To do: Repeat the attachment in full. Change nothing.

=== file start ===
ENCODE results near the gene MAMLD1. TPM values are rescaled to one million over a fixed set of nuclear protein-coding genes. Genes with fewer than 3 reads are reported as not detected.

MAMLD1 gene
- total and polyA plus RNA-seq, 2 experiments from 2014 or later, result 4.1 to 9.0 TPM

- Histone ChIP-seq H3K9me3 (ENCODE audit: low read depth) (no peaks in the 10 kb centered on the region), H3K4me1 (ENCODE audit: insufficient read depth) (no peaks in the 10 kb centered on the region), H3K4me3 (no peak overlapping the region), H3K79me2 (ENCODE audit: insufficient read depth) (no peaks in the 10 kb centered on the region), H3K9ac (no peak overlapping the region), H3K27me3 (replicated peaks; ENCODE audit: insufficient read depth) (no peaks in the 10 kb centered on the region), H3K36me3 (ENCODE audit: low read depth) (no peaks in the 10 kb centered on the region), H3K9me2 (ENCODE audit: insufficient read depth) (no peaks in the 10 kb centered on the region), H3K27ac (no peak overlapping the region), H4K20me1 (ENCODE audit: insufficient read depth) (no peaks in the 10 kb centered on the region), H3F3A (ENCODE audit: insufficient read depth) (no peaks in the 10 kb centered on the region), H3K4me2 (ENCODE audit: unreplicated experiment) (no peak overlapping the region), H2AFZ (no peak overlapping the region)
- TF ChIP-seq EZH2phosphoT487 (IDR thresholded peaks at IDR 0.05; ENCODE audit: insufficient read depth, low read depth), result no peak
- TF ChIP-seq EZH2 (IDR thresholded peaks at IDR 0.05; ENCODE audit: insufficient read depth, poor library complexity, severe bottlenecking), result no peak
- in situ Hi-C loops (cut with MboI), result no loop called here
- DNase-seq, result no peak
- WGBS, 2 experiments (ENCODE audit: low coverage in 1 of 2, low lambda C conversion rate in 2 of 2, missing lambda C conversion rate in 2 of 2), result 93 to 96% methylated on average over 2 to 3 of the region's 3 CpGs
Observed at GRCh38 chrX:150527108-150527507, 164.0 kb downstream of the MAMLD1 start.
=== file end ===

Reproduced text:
ENCODE results near the gene MAMLD1. TPM values are rescaled to one million over a fixed set of nuclear protein-coding genes. Genes with fewer than 3 reads are reported as not detected.

MAMLD1 gene
- total and polyA plus RNA-seq, 2 experiments from 2014 or later, result 4.1 to 9.0 TPM

- Histone ChIP-seq H3K9me3 (ENCODE audit: low read depth) (no peaks in the 10 kb centered on the region), H3K4me1 (ENCODE audit: insufficient read depth) (no peaks in the 10 kb centered on the region), H3K4me3 (no peak overlapping the region), H3K79me2 (ENCODE audit: insufficient read depth) (no peaks in the 10 kb centered on the region), H3K9ac (no peak overlapping the region), H3K27me3 (replicated peaks; ENCODE audit: insufficient read depth) (no peaks in the 10 kb centered on the region), H3K36me3 (ENCODE audit: low read depth) (no peaks in the 10 kb centered on the region), H3K9me2 (ENCODE audit: insufficient read depth) (no peaks in the 10 kb centered on the region), H3K27ac (no peak overlapping the region), H4K20me1 (ENCODE audit: insufficient read depth) (no peaks in the 10 kb centered on the region), H3F3A (ENCODE audit: insufficient read depth) (no peaks in the 10 kb centered on the region), H3K4me2 (ENCODE audit: unreplicated experiment) (no peak overlapping the region), H2AFZ (no peak overlapping the region)
- TF ChIP-seq EZH2phosphoT487 (IDR thresholded peaks at IDR 0.05; ENCODE audit: insufficient read depth, low read depth), result no peak
- TF ChIP-seq EZH2 (IDR thresholded peaks at IDR 0.05; ENCODE audit: insufficient read depth, poor library complexity, severe bottlenecking), result no peak
- in situ Hi-C loops (cut with MboI), result no loop called here
- DNase-seq, result no peak
- WGBS, 2 experiments (ENCODE audit: low coverage in 1 of 2, low lambda C conversion rate in 2 of 2, missing lambda C conversion rate in 2 of 2), result 93 to 96% methylated on average over 2 to 3 of the region's 3 CpGs
Observed at GRCh38 chrX:150527108-150527507, 164.0 kb downstream of the MAMLD1 start.